night. We were shooting a lot of that 320 stock and we were pushing it
a stop, so we could shoot on the city streets without lighting. And
because of the way that we were flashing the film, it could make this
weird spaceland look out of it. And that was one of the things that
Matty did that was so great in "Pi." Matty's amazing at that stuff.
iW: And you grew up in that area?
Schmidt: Yeah, my family's from that area, but I was raised in Slippery
Rock, Pennsylvania. But they weren't really country people, and they
ended up moving back. All my extended family is in Brooklyn.
iW: What is your dad like?
Schmidt: My dad died of a brain tumor. He was a small-time inventor:
built wind generators and stuff like that. He was part of that
Seventies alternative movement, so those locations [in the movie] and
that loft space felt familiar to me.
iW: How old were you when your father died?
Schmidt: I was twenty-six, but it took him a long time to die. Four
years, I guess.
iW: So this movie was inspired in part by your experience?
Schmidt: My experience was considerably less dramatic, but the emotions
were similar, yeah. That's what I was saying about trying to make
stories that are truthful. I think that the emotions are pretty honest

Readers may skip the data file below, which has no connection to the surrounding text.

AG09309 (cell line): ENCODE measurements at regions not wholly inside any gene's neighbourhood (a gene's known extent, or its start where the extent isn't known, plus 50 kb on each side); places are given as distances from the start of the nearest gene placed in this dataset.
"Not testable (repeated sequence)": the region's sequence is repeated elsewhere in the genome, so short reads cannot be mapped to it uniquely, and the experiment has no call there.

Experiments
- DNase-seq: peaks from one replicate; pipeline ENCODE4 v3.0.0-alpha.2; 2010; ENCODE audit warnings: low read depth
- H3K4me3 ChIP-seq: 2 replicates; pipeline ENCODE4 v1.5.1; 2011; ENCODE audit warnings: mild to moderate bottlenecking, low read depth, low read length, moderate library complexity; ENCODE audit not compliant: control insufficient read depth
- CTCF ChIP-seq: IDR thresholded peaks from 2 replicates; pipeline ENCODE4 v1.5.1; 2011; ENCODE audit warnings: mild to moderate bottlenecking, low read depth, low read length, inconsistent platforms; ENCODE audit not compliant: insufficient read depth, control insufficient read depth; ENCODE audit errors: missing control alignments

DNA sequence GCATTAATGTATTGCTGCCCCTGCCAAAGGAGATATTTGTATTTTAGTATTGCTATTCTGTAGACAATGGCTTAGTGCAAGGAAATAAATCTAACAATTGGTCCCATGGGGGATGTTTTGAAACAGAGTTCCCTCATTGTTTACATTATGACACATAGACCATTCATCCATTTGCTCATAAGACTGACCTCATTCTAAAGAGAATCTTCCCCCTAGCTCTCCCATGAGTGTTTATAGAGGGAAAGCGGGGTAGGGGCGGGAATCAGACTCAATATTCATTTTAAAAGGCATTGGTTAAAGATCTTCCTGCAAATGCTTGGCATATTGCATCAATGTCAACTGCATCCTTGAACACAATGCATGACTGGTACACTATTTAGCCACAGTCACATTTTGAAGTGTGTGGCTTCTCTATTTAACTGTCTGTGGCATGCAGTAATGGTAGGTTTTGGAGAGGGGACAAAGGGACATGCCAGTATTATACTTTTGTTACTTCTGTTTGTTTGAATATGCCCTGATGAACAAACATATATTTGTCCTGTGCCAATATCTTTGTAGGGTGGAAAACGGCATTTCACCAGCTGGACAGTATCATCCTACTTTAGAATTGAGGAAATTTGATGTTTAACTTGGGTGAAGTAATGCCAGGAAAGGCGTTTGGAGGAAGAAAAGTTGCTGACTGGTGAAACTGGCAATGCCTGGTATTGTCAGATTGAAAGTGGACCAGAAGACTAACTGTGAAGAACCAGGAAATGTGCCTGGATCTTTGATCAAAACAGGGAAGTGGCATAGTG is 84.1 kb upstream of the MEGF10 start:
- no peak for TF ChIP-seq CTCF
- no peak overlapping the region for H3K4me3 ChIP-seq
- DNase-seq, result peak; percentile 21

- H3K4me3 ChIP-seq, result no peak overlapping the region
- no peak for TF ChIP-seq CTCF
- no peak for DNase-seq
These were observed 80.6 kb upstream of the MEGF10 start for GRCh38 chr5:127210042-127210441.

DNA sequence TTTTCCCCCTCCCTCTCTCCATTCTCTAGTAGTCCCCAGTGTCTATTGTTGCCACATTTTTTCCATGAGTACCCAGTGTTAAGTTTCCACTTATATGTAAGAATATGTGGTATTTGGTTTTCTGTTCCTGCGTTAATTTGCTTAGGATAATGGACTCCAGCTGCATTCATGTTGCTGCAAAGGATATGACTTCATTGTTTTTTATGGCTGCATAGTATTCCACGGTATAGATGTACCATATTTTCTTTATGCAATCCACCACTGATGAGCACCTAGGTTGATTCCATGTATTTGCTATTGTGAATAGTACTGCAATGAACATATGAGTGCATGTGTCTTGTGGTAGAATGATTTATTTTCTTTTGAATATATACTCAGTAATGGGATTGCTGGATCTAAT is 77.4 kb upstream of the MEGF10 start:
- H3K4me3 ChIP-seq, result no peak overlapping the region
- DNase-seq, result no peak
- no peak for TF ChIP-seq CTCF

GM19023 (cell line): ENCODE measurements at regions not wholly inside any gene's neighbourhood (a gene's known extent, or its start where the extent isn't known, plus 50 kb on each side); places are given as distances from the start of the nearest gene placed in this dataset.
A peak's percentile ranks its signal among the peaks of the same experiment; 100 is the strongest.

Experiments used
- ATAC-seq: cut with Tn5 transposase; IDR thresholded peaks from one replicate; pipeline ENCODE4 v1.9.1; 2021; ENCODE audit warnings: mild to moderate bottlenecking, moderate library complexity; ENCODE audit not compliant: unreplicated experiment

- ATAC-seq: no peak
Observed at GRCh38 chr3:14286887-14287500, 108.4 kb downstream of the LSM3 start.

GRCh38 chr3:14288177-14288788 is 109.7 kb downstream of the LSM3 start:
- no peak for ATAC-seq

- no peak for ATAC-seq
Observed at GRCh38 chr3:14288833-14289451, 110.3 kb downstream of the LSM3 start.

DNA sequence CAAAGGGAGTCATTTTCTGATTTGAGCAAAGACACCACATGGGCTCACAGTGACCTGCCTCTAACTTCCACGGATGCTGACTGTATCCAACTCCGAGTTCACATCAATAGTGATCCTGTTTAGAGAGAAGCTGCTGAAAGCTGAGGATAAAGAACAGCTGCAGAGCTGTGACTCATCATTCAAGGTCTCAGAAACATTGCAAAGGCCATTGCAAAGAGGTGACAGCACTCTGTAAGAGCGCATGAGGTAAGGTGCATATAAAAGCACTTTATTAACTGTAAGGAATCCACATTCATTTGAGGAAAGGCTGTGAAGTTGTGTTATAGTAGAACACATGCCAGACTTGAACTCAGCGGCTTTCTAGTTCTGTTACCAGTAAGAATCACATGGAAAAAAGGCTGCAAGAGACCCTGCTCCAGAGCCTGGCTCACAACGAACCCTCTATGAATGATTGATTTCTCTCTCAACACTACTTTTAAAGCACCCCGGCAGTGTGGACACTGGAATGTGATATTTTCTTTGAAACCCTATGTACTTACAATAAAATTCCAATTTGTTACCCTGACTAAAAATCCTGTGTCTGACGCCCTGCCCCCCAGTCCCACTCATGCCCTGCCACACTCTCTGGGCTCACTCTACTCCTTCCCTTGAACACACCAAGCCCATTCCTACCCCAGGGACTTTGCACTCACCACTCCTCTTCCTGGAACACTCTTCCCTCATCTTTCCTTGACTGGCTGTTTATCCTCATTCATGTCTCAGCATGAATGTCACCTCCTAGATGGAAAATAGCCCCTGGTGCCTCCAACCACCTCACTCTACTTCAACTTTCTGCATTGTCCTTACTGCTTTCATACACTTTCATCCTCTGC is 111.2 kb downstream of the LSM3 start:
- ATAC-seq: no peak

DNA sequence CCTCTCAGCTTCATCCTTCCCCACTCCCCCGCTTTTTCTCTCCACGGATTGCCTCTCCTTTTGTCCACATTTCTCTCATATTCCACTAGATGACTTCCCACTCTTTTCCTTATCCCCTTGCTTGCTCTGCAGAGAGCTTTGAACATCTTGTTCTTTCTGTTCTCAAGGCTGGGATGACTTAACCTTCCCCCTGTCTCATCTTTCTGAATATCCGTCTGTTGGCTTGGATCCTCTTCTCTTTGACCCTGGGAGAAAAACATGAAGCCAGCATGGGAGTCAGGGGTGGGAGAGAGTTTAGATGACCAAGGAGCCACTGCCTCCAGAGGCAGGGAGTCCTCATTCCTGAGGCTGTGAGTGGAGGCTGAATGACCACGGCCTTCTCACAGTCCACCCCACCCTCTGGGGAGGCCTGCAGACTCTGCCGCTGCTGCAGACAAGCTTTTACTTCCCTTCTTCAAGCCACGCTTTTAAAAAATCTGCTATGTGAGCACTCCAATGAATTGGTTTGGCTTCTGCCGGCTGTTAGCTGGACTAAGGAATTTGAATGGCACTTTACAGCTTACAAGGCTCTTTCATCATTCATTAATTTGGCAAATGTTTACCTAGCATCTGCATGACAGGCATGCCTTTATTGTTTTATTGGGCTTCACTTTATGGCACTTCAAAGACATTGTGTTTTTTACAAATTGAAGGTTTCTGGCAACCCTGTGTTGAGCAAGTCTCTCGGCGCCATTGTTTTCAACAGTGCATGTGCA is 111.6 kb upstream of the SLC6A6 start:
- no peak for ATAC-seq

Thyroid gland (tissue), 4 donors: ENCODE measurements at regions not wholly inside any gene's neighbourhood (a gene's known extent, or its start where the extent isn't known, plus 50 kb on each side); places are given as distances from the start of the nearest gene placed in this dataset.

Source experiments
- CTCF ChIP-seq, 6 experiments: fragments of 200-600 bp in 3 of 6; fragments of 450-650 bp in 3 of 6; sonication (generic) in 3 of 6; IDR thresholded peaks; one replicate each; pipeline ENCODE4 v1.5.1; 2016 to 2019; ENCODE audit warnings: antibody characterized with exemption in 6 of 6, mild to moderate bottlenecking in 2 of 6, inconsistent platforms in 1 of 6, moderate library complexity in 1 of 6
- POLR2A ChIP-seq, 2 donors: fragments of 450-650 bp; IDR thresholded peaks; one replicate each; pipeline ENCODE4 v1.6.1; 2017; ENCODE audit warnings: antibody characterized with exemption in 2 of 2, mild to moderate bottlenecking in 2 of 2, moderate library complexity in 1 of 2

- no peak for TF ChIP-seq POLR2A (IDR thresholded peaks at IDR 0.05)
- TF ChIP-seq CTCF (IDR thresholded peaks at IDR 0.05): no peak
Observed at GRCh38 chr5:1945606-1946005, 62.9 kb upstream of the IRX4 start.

in the movie, and I'm proud of the work that the actors did in it; and
in this particular movie that was important. It's a funny thing,
because in pop music there are these incredibly dark themes that are
rendered in a beautiful and moving way, but rarely do movies get that
dark. Even independent films are a conservative medium, and it's getting
progressively more conservative. Dark themes seem to be so taboo.
iW: If you were asked by a major studio to make a film, would it be
hard to turn down?
Schmidt: Studio films should be studio films, and independent films
should be independent films and not junior studio films. It depends on
the subject matter. There are studio films that are great. "The
Matrix" is a really fucking cool movie. And "Out of Sight" -- studios
are for making these kind of films. And "Crime and Punishment," which
MGM is releasing, is in that gray area. And I will make a film that
audiences will go to see. The deal with making films is that you try to
serve your audience. But when you're making independent films and
festival films, the point of that is supposed to be from the heart and a
real experience. It just feels that a lot of them now are people are
trying to train for a studio movie. And that's not the right thing to
do with them.
iW: So do you see yourself working in both worlds?
Schmidt: I think if you want to make movies you care about, then you
have to go back and forth.
[Stephen Garrett is a film editor and contributing writer to indieWIRE.]